Facebook's Timeline and your SEO
Facebook’s Timeline is a point of contention as far as its ‘frictionless sharing’ is concerned but in terms of online marketing it is going to make a lot of website owners very happy. Facebook has been successful through the spread of its ‘Like’ button in Facebook Connect which allowed you to use your Facebook profile in order to log onto a website, sometimes to make a purchase or to become a member or, simply, to comment.

With Timeline you have to go through the same login in process but now the sharing you do is much more expanded than before with Facebook’s Timeline, depending upon your privacy settings, showing where you have been, what you are doing as well as what you actively share. While it’s still very early days and we shall have to wait and see what uptake this will generate, in principle, this is a radical move. It turns Facebook’s data pipe from a garden variety hose to a full-blown fire hose capable of delivering an incredible amount of personalised, interlinked data to Facebook.

To illustrate the potential I will use an example with HelpMySEO. Right now if you see an article which you like and which you think adds value to your online conversation in your social circles, or can be used to start a conversation, you share it in your Facebook profile (a classic example of this was the sharing which went on in Facebook for Social Media and the Future of Capitalism which was shared dozens of times. Provided I subscribe to Facebook Connect and ask you to become a member in order to comment on my site, the moment you do so, your reading activity of specific articles will become visible on your Facebook profile. As will any other activity on my site.

This has the potential to change the amount of data broadcast about you and this site from a ‘Like’ or a Facebook share to an entire list of actions which are shared amongst your network of Facebook friends. For an online marketer this is good news. It does mean that at least in the short-term, there will be increased sharing of data within Facebook, which means increased exposure within the Facebook ecosystem and, by degrees, increased traffic.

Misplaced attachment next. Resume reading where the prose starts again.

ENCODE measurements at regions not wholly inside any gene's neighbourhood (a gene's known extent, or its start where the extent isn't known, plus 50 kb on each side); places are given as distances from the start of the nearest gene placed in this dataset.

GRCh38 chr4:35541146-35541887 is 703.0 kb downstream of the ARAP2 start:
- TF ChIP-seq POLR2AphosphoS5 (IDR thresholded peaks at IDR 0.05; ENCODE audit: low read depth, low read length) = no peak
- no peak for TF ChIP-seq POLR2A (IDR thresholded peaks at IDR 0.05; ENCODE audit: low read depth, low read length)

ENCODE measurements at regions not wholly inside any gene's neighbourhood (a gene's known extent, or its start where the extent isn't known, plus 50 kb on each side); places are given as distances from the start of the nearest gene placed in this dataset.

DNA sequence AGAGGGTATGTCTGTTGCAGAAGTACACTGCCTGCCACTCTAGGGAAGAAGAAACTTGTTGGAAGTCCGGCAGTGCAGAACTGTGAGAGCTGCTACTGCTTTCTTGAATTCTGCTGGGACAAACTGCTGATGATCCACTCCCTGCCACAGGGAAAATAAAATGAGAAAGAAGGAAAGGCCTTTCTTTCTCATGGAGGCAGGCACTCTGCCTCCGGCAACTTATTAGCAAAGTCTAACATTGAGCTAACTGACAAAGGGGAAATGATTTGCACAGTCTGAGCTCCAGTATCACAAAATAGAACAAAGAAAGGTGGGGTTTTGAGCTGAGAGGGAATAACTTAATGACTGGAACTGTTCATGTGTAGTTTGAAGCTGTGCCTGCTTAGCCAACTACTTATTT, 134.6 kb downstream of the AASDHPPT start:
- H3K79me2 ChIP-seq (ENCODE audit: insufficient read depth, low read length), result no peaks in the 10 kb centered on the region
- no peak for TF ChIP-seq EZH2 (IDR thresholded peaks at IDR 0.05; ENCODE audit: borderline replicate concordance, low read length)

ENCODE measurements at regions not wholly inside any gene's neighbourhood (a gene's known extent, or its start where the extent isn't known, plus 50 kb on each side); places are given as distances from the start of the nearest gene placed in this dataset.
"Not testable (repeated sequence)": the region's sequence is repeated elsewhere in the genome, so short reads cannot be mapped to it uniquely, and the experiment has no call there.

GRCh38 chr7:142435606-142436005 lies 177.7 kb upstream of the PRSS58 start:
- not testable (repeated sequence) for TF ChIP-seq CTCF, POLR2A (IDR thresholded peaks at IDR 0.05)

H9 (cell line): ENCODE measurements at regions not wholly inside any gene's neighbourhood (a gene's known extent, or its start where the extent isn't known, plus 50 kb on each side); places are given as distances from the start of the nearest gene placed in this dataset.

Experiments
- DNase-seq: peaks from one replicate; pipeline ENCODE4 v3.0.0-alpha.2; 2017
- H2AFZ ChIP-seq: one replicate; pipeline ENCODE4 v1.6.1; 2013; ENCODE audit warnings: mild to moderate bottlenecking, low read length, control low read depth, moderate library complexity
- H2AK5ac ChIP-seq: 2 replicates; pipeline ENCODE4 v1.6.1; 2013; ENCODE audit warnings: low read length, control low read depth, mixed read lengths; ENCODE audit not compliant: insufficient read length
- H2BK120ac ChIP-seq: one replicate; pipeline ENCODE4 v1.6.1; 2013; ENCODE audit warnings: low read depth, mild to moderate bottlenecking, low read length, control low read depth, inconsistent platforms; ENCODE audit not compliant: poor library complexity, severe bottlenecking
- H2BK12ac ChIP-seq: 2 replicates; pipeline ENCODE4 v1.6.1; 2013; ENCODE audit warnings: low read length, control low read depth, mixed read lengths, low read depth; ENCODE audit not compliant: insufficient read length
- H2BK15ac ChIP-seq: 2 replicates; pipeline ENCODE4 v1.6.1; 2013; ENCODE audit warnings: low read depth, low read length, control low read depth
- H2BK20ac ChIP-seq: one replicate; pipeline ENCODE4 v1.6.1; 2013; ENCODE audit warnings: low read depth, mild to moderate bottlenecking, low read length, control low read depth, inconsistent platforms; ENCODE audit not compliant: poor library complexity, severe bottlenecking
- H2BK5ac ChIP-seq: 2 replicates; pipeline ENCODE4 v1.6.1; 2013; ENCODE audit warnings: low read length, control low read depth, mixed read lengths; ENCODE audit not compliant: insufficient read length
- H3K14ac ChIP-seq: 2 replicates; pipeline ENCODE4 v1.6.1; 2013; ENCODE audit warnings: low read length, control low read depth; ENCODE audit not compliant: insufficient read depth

A certain portion of that traffic will be public (which means it will be indexed by Google) and though Google, at present is playing hardball with Facebook and Twitter as far as the weight it gives to their public social signals, they do accumulate and at some point will become vitally important. This is without taking into account the increased traffic (itself a good thing) and the fact that those who Facebook brings to your site may well choose to share your content through other means (Twitter and the all-important G+) which is an additional help. And I hope, at this point, that you have included on your website, on each page, some kind of social sharing buttons.

To take advantage of Facebook Connect you will need to work with a developer to install their API in a way that fits in with your particular web platform. More information on this is here.

Increased traffic of course does not come without a price. Facebook’s vision of the web is different from Google’s. Find out some of the details about that in Facebook vs Google: The Battle for the Web.